I’m sure we’ve all heard it said that, in genealogy, you should start with what you know and work from there.
In The Researcher’s Guide to American Genealogy, Greenwood argues that we “must have a name, a date (at least a period of time), and a reasonably specific place or locality” in order to do effective research. He then describes a method of analyzing what you know in order to generate hypotheses for effective research. I think this is something we tend to do in our heads without realizing it and even Greenwood says it doesn’t necessarily have to be done on paper. But I think it will be interesting to go through the exercise on paper, as it were, and see what evolves. I think that, at the end of the exercise, I’ll have a solid research plan for the person/couple in question.
Greenwood suggests making a T-chart, (I’m going to use a table), with two headings:
- What do I already know?
- What does this suggest?
What do I already know?
What does this suggest?
|Barbara’s parents are named as Dave Baxter (birthplace unknown) and Polly Lowery (born in Murray County, GA) on her death certificate.||Polly may have been from Murray County, or at least the surrounding area.|
|I have a marriage index entry for an Andrew D. Baxter and Polly Lowery who were married in 1849 in Murray County, GA. [Two notes: 1) I don’t know yet that this couple were Barbara’s parents. The names may be a coincidence. 2) I thought I had the marriage license. I need to get that.]||His full name may have been Andrew David Baxter. Her name was likely Mary Lowery.|
|Assuming this is the correct couple, then Dave and Polly were married in 1849 in Murray County, GA.||They lived in Murray County, and may be found there on the 1850 census.|
|Murray County is adjacent to Polk County, TN and other Baxters lived in both Murray County and Polk County.||If not in Murray County in 1850, they may be in Polk County.|
|Dave and Polly had three children: Dave, Sarah Caroline, and Barbara.||Three children was not many in 1800s. One of the parents may have died and the other potentially remarried.|
|I haven’t been able to locate Barbara in the 1860 or 1870 censuses, when she would have been 5 or 6 and 15 or 16, respectively.||This suggests to me that her father may have died and her mother remarried, so Polly and her children may be listed under a different surname.|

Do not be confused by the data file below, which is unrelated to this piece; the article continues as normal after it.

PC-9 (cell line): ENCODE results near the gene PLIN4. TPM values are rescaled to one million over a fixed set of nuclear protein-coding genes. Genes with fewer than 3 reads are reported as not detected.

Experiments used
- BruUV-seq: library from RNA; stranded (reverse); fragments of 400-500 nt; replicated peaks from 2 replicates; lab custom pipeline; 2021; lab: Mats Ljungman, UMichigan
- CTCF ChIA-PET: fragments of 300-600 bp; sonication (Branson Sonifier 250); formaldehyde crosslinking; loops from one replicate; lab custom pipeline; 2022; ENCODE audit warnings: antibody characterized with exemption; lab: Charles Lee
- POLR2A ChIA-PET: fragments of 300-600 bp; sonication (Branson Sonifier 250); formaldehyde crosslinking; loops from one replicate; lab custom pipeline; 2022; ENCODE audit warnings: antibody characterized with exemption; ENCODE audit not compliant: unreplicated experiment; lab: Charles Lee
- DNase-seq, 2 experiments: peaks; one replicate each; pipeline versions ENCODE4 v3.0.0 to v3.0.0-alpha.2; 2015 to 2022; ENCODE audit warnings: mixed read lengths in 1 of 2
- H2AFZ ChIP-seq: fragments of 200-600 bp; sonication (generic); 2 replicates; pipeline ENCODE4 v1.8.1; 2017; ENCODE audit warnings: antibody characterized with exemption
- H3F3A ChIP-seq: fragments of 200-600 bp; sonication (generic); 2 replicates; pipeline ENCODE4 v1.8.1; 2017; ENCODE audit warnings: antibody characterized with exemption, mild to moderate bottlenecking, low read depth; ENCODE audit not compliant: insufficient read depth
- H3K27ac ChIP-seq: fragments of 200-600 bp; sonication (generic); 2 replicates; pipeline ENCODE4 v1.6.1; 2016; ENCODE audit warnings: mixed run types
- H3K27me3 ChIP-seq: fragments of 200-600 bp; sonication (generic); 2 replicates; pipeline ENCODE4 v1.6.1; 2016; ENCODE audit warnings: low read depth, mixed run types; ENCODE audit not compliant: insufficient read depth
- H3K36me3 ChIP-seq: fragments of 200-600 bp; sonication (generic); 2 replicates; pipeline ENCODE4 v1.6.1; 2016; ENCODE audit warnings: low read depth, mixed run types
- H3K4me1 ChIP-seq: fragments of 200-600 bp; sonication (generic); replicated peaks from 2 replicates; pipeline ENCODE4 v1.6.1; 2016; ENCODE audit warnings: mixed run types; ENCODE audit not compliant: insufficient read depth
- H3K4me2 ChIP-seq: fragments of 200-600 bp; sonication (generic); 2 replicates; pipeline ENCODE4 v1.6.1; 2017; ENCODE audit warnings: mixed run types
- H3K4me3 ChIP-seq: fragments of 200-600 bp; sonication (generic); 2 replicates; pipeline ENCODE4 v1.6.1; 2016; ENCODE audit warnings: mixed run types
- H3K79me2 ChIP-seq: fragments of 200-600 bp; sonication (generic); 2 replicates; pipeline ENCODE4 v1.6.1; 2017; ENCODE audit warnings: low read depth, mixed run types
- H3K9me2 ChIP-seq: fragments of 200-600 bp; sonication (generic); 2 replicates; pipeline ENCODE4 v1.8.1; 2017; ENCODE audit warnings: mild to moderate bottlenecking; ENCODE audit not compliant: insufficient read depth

|Barbara reported multiple birthplaces for her parents in the 1900-1930 censuses:|
1900: Father – South Carolina, Mother – Georgia
1910: Father – North Carolina, Mother – U.S.
1920: Father – Tennessee, Mother – Tennessee
1930: Father – United States, Mother – Georgia
|Her memory likely would have been better in 1900, so the starting place to look for Dave would be Baxter males born in South Carolina and for Polly would be females named Mary/Polly born in Georgia. I can do some search filtering in Ancestry with these parameters.|
|Sarah Caroline married a Chable. I only have derivative records and secondary information on her, but I know that she has descendants who have done genealogy research.||I may be able to learn more about Dave and Polly by researching Sarah Caroline.|
|Sarah Caroline died in 1916.||I should check for a death certificate to confirm her parents’ names, but there likely won’t be one. I should then move on to the census records for 1900-1910 to see what birthplaces she has listed for her parents.|
|Sarah Caroline was born in 1848.||She should be on the 1850 census.|
As I suspected, this was a very useful exercise. It forced me to really think through every bit of information I already knew. The last item in this list is something that I never noticed before. Sarah Caroline was born 1848. I’ve seen it, obviously, because I entered it in my software. But it never occurred to me until today that she should be on the 1850 census. This may the key to locating Dave and Polly in 1850 and if I locate that record, who knows what additional doors will open up?